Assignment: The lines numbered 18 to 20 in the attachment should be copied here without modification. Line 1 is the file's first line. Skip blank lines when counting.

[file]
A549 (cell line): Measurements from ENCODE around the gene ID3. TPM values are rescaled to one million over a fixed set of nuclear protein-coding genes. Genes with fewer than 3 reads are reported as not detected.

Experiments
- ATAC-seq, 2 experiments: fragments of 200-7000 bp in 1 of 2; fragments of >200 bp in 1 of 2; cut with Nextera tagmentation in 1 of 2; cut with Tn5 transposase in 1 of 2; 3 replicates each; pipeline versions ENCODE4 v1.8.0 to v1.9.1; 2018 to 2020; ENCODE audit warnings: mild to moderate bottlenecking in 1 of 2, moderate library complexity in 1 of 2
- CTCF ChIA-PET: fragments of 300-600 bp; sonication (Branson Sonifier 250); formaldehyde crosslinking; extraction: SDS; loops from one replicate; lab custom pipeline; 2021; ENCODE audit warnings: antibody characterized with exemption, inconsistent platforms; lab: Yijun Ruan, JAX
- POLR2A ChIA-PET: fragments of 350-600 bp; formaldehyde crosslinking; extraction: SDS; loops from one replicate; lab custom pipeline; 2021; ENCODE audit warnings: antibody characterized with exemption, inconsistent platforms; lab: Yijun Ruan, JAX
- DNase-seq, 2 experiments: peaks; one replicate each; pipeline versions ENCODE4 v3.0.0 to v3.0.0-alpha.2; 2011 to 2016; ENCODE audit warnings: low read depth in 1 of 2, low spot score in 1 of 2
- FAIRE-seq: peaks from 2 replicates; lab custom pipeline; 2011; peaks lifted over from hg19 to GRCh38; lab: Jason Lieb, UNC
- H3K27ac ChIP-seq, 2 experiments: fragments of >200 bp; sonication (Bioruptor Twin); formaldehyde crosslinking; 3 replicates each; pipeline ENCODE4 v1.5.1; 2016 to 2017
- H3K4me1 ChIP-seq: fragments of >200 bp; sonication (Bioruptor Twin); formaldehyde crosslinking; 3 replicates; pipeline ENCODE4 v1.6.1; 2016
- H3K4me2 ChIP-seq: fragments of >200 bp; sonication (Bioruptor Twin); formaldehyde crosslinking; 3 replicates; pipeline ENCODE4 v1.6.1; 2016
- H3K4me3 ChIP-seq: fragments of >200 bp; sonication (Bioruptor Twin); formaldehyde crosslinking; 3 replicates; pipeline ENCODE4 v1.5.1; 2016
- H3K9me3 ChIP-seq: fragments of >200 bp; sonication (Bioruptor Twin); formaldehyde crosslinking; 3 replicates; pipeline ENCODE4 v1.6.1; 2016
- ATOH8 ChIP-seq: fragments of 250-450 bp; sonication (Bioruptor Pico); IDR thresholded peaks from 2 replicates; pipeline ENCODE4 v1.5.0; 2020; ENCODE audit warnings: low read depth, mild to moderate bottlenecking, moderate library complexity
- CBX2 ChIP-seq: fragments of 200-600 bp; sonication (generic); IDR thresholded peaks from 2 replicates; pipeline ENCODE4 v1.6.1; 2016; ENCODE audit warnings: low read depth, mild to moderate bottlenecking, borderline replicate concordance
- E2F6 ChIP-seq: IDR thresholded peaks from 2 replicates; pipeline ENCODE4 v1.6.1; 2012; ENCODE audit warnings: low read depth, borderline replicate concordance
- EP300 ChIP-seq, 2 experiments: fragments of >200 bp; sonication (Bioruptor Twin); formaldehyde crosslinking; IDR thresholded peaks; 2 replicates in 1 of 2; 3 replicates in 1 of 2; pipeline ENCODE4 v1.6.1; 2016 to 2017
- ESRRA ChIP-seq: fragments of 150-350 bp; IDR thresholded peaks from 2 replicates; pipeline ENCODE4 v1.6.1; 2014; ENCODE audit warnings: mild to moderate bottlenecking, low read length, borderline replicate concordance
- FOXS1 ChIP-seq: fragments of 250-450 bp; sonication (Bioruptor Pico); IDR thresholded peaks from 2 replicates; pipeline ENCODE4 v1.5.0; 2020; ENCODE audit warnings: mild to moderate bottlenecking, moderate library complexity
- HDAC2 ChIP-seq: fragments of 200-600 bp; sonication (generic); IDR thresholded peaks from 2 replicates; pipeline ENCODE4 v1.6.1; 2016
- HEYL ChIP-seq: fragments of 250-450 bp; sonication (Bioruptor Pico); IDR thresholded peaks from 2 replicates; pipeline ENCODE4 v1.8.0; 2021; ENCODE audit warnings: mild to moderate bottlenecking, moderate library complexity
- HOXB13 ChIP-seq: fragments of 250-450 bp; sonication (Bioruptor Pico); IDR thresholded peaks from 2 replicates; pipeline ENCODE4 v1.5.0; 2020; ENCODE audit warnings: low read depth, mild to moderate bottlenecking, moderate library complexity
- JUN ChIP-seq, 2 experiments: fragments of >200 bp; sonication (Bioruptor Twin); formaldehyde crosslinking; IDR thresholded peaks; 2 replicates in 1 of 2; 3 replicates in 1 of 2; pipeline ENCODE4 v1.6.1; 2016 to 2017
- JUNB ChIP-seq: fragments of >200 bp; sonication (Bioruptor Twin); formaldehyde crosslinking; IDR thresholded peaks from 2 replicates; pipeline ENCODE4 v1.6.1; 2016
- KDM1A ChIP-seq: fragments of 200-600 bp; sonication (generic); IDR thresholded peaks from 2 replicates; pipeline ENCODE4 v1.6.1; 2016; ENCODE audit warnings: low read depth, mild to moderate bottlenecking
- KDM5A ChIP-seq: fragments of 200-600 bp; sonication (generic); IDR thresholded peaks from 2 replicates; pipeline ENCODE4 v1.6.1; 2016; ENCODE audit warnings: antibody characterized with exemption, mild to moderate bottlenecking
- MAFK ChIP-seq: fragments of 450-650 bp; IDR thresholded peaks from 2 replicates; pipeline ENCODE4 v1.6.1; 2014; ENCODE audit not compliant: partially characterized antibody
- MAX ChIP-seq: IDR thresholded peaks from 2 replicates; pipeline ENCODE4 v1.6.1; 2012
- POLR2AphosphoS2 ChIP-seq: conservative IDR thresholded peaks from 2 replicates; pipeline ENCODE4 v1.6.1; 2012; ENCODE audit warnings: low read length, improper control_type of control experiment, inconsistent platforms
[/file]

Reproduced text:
- FOXS1 ChIP-seq: fragments of 250-450 bp; sonication (Bioruptor Pico); IDR thresholded peaks from 2 replicates; pipeline ENCODE4 v1.5.0; 2020; ENCODE audit warnings: mild to moderate bottlenecking, moderate library complexity
- HDAC2 ChIP-seq: fragments of 200-600 bp; sonication (generic); IDR thresholded peaks from 2 replicates; pipeline ENCODE4 v1.6.1; 2016
- HEYL ChIP-seq: fragments of 250-450 bp; sonication (Bioruptor Pico); IDR thresholded peaks from 2 replicates; pipeline ENCODE4 v1.8.0; 2021; ENCODE audit warnings: mild to moderate bottlenecking, moderate library complexity